An Irish Tin Whistle Buyer’s Guide

    An Irish Tin Whistle Buyer’s Guide

    The humble tin whistle is probably the most popular wind instrument in traditional Irish music. John O’Brien, maker of premium Irish whistles, Setanta Whistles, has these words of wisdom for whistle buyers at our online Irish whistle shop.

    Tin Whistle Through the Ages

    The tin whistle, also called the penny whistle, flageolet, Irish whistle, Celtic whistle, feadóg stáin (or simply feadóg) is a simple, six-holed woodwind instrument. 

    It is a type of fipple flute, putting it in the same class as the Native American flute, and other woodwind instruments.

    It’s closely associated with Celtic, Folk and World Music.

    Choosing a Key for your Irish whistle

    Tin whistles are available in a wide variety of keys, generally from B flat to High G.

    A tin whistle in the key of D is considered to be the standard concert pitch tin whistle and is recommended for beginners and intermediate players alike.

    Most Irish traditional and folk music for whistle is written with the D tin whistle in mind.

    The key of Eb (E flat) whistle is also a very common ‘Session Key’ and great to have in your back pocket at a traditional Irish session.

    Read all about the traditional Irish session

    Irish Whistle Ranges

    Generally whistles are divided into three categories:

    Alto and tenor/low whistles are particularly popular when accompanying singers.

    Materials used in Irish whistles:

    Tin whistles can be made from various materials. 

    The most common materials are:

    • Brass
    • Nickel Plated Brass
    • Plastic including Delrin or polymer
    • Aluminium (Aluminum)
    • Wood

    Each material produces its own unique timbre or tonal quality.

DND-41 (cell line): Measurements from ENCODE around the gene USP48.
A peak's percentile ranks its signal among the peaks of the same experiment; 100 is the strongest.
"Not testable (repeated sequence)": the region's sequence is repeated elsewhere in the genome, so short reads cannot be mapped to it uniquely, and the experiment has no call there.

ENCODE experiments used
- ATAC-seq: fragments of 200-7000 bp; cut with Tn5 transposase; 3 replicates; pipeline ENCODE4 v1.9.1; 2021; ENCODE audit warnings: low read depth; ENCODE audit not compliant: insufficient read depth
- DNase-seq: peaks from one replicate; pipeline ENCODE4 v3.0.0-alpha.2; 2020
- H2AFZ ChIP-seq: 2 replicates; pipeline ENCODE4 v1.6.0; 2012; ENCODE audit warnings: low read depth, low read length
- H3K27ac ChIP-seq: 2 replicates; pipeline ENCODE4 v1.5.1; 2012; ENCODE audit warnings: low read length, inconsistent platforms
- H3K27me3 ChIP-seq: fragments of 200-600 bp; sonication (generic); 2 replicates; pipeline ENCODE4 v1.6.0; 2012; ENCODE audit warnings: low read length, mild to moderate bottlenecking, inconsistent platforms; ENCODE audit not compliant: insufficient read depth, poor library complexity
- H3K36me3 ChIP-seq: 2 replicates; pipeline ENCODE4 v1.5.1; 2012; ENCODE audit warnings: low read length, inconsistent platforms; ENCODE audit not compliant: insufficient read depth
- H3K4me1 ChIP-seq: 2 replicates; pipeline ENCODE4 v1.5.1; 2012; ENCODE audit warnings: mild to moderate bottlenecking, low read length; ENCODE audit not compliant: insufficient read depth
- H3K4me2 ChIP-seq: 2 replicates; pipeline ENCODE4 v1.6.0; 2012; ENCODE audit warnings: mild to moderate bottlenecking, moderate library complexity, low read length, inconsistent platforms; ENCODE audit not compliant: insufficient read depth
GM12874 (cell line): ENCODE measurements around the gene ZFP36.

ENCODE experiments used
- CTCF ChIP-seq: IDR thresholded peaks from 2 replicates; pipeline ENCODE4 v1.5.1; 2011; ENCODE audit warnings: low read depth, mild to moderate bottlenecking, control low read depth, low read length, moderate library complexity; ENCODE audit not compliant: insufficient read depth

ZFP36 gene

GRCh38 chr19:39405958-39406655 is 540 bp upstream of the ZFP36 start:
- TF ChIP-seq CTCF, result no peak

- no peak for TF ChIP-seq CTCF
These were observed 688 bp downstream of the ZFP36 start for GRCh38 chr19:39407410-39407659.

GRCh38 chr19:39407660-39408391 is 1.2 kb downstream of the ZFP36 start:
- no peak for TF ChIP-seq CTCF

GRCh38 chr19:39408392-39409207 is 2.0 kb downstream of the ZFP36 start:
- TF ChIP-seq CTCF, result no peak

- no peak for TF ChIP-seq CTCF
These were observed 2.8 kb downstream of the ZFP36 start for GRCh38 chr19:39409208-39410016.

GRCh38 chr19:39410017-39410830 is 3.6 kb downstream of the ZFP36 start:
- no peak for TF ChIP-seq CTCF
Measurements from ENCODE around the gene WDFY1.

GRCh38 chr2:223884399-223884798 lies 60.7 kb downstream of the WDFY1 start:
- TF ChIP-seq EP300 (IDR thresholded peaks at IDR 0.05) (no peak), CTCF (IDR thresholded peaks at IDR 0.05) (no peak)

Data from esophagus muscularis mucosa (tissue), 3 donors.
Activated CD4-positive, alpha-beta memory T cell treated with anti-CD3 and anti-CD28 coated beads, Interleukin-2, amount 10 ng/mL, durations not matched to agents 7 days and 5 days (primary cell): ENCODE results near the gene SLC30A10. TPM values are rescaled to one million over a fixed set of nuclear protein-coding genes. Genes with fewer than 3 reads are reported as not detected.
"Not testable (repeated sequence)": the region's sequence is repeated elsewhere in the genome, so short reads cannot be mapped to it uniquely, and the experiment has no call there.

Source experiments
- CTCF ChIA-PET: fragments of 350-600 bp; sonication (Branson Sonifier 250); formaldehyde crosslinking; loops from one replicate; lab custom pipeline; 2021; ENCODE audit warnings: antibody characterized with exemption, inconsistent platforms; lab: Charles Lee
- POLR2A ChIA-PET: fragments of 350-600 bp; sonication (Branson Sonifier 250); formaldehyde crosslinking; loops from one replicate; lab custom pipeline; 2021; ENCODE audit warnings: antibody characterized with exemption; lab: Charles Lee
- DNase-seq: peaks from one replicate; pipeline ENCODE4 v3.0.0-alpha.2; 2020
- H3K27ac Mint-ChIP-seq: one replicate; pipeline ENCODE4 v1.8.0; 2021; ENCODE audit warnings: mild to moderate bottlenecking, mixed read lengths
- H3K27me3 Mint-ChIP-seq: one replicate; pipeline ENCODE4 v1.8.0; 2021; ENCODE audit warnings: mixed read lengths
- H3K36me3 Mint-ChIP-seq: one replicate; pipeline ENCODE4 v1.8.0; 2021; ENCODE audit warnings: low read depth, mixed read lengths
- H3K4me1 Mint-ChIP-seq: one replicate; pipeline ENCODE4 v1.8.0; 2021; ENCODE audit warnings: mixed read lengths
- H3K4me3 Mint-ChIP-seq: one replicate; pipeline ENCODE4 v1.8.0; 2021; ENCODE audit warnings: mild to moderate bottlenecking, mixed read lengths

Nickel plated brass whistles are generally a shade brighter than their slightly more mellow brass cousin.

    Delrin whistles produce a surprisingly traditional woody tone.

    Tunable v Non-Tunable Whistles

    The answers to the following two questions will probably convince you to buy a tunable whistle.

    Can whistles be blown into and out of tune?

    The simple answer is yes, within reason. 

    If you blow a note soft it will sound more flat. 

    If you blow a note harder it will sound sharper. 

    You should generally be aiming for something in the middle which should also give you nicer tone.

    Does temperature affect your tuning?

    Again yes is the answer. 

    The higher the temperature and the warmer your whistle the sharper it will be overall. 

    For example, if you started playing a session and your whistle was playing A = 440Hz (standard concert pitch). After about 15 minutes playing the chances are you’re now playing A = 442Hz (sharper) this is due to the likely warmer temperature at a session in full swing.

    The opposite also applies. If you’re playing outdoors in colder temperatures, chances are your whistle tuning will flatten also.

    Quality vs Budget

    Beginner Whistles
    If you’re not worried about tuning and you just want to play at home for your own enjoyment well then an entry level non-tuneable whistle might be just the thing for you. This shouldn’t cost you more than €20.

    Intermediate Whistles
    If you play in sessions or in groups then you’re more likely to be conscious of your tuning. Tuneable whistles start from around the €25 mark.

    Advanced and Professional Whistles
    As a general rule the more expensive whistles will have better internal tuning and will also have superior tone. There are exceptions to the rule but that’s for another post!

    A standard basic D tin whistle can cost as little as €10.  The professional end can cost over €250. 

    As with any instrument it depends on how fluently you’re currently playing and where you’d envisage yourself in the not too distant future.

    Style and Ornamentation

    Novice

    • Cuts: Cuts, also known as grace notes, are short notes played from above before the main note, using the same principle as acciaccatura.
    • Taps: Taps are similar to cuts except that you sound the note below as briefly as possible.

    Intermediate

    • Rolls: Combine a cut and tap and are played over two or three quavers.
    • Slides: Gradually shifting a finger up or down smoothly to raise or lower the pitch of a note
    • Vibrato: a tremolo effect created by lower fingers or the diaphragm.

    Advanced

    • Cranns: Borrowed from the uilleann piping tradition, they are similar to rolls except only a series of cuts are used.
    • Tonguing: Briefly touching your tongue to the front of the roof of the mouth at the start of the note (as if articulating a ‘t’), creating a percussive attack. Generally used sparingly as a means of emphasising certain notes.

     

    Posted by Admin

    7 Comments

    Leave a Comment

    Your email address will not be published. Required fields are marked *

    >